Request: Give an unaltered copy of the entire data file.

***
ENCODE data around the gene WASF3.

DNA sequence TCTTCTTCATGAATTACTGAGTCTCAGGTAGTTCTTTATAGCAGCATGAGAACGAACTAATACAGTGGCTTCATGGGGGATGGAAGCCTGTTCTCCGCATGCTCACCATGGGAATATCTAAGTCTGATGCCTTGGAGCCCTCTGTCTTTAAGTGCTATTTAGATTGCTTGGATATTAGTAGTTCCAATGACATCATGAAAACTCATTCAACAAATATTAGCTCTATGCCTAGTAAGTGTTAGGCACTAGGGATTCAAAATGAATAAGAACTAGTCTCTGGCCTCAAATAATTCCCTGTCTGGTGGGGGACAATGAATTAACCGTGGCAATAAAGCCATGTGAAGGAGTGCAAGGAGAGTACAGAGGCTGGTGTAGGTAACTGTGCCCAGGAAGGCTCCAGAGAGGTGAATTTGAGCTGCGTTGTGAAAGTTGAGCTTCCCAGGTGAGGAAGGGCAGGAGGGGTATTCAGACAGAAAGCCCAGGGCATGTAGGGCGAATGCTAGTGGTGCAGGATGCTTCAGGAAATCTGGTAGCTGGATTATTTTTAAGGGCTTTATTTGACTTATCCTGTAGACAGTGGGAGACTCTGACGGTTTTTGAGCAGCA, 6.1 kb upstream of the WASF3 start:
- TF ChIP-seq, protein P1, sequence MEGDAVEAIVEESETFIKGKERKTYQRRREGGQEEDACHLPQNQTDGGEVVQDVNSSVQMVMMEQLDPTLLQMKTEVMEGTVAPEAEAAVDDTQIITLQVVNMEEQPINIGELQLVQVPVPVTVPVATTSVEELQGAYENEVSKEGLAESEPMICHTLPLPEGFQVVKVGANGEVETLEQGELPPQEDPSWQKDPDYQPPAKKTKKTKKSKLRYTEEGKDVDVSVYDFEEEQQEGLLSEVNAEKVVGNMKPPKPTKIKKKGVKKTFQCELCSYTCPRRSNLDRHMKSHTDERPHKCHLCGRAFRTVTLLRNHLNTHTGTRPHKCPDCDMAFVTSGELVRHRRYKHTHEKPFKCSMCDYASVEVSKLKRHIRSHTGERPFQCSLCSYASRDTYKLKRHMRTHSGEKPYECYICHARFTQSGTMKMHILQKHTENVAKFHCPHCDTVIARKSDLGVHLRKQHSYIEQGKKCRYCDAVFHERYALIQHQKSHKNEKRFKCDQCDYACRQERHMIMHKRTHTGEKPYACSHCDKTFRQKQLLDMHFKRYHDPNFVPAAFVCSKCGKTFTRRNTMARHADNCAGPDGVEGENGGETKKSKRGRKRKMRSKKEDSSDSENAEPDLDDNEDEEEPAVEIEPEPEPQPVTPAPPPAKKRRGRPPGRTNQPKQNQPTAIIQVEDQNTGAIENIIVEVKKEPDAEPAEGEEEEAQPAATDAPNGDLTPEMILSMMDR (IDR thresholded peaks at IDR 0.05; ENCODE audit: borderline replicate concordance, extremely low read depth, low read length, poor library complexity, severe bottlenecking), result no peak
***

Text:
ENCODE data around the gene WASF3.

DNA sequence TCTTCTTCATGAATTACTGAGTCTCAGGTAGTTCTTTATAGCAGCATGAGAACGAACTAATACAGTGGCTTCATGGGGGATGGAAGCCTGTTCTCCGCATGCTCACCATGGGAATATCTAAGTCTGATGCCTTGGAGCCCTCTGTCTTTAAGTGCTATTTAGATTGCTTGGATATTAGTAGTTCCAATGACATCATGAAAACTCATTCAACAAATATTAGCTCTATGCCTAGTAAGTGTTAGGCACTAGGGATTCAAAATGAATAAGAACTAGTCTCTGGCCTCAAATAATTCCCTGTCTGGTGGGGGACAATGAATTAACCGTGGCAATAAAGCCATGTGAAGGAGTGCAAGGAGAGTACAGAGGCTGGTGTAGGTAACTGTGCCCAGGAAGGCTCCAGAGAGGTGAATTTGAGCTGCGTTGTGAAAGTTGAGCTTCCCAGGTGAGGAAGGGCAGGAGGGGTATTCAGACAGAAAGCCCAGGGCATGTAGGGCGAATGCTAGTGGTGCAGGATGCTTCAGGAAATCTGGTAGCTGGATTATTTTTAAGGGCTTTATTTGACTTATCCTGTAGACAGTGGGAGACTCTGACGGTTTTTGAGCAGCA, 6.1 kb upstream of the WASF3 start:
- TF ChIP-seq, protein P1, sequence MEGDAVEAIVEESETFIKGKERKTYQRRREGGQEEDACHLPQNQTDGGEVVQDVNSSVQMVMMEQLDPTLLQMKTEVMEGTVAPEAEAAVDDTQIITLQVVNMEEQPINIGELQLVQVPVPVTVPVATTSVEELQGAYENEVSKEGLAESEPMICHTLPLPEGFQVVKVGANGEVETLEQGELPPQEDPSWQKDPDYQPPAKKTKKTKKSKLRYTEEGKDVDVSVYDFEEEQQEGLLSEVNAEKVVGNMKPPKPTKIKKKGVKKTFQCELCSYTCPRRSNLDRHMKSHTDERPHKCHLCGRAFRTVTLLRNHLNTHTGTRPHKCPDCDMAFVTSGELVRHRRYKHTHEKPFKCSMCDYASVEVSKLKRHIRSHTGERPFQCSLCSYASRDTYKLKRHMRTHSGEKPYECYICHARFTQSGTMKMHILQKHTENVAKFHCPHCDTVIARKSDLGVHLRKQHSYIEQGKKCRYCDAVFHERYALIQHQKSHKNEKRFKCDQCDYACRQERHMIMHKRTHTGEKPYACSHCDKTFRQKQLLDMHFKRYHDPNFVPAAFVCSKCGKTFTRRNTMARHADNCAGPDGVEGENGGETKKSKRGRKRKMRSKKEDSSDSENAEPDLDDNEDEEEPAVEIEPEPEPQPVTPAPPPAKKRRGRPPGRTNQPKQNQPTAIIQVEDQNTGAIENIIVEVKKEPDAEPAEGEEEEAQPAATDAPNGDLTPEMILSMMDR (IDR thresholded peaks at IDR 0.05; ENCODE audit: borderline replicate concordance, extremely low read depth, low read length, poor library complexity, severe bottlenecking), result no peak